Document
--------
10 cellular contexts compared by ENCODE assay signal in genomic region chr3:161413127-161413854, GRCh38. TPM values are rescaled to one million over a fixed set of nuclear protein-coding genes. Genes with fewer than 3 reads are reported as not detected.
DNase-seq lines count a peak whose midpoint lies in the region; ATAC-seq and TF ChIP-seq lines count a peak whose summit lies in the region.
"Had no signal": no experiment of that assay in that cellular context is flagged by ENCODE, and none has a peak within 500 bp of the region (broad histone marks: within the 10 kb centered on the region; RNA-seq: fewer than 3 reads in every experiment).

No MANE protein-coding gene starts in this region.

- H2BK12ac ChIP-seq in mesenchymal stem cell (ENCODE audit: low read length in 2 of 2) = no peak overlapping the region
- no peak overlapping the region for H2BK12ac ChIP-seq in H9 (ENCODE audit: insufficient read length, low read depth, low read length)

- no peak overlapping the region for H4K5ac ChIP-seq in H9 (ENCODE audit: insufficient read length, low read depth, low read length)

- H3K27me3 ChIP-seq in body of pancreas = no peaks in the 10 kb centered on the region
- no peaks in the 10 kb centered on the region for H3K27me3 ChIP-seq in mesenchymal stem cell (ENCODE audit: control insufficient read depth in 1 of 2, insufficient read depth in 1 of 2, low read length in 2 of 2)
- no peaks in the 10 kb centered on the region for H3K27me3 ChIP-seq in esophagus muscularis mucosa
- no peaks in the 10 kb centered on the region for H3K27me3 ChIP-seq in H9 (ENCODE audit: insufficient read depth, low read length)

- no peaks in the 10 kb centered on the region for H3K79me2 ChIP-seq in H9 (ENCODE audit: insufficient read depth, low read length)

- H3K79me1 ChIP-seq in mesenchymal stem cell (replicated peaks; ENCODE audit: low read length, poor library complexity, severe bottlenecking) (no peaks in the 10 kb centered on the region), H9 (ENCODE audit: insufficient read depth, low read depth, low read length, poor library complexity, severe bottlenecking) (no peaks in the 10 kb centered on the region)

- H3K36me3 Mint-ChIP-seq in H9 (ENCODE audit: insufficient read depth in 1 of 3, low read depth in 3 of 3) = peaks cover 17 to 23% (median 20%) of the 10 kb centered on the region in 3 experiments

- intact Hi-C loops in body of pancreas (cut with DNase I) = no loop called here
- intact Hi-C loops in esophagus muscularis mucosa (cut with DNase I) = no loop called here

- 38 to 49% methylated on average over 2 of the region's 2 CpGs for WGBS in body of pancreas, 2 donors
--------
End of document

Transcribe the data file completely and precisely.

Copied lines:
10 cellular contexts compared by ENCODE assay signal in genomic region chr3:161413127-161413854, GRCh38. TPM values are rescaled to one million over a fixed set of nuclear protein-coding genes. Genes with fewer than 3 reads are reported as not detected.
DNase-seq lines count a peak whose midpoint lies in the region; ATAC-seq and TF ChIP-seq lines count a peak whose summit lies in the region.
"Had no signal": no experiment of that assay in that cellular context is flagged by ENCODE, and none has a peak within 500 bp of the region (broad histone marks: within the 10 kb centered on the region; RNA-seq: fewer than 3 reads in every experiment).

No MANE protein-coding gene starts in this region.

- H2BK12ac ChIP-seq in mesenchymal stem cell (ENCODE audit: low read length in 2 of 2) = no peak overlapping the region
- no peak overlapping the region for H2BK12ac ChIP-seq in H9 (ENCODE audit: insufficient read length, low read depth, low read length)

- no peak overlapping the region for H4K5ac ChIP-seq in H9 (ENCODE audit: insufficient read length, low read depth, low read length)

- H3K27me3 ChIP-seq in body of pancreas = no peaks in the 10 kb centered on the region
- no peaks in the 10 kb centered on the region for H3K27me3 ChIP-seq in mesenchymal stem cell (ENCODE audit: control insufficient read depth in 1 of 2, insufficient read depth in 1 of 2, low read length in 2 of 2)
- no peaks in the 10 kb centered on the region for H3K27me3 ChIP-seq in esophagus muscularis mucosa
- no peaks in the 10 kb centered on the region for H3K27me3 ChIP-seq in H9 (ENCODE audit: insufficient read depth, low read length)

- no peaks in the 10 kb centered on the region for H3K79me2 ChIP-seq in H9 (ENCODE audit: insufficient read depth, low read length)

- H3K79me1 ChIP-seq in mesenchymal stem cell (replicated peaks; ENCODE audit: low read length, poor library complexity, severe bottlenecking) (no peaks in the 10 kb centered on the region), H9 (ENCODE audit: insufficient read depth, low read depth, low read length, poor library complexity, severe bottlenecking) (no peaks in the 10 kb centered on the region)

- H3K36me3 Mint-ChIP-seq in H9 (ENCODE audit: insufficient read depth in 1 of 3, low read depth in 3 of 3) = peaks cover 17 to 23% (median 20%) of the 10 kb centered on the region in 3 experiments

- intact Hi-C loops in body of pancreas (cut with DNase I) = no loop called here
- intact Hi-C loops in esophagus muscularis mucosa (cut with DNase I) = no loop called here

- 38 to 49% methylated on average over 2 of the region's 2 CpGs for WGBS in body of pancreas, 2 donors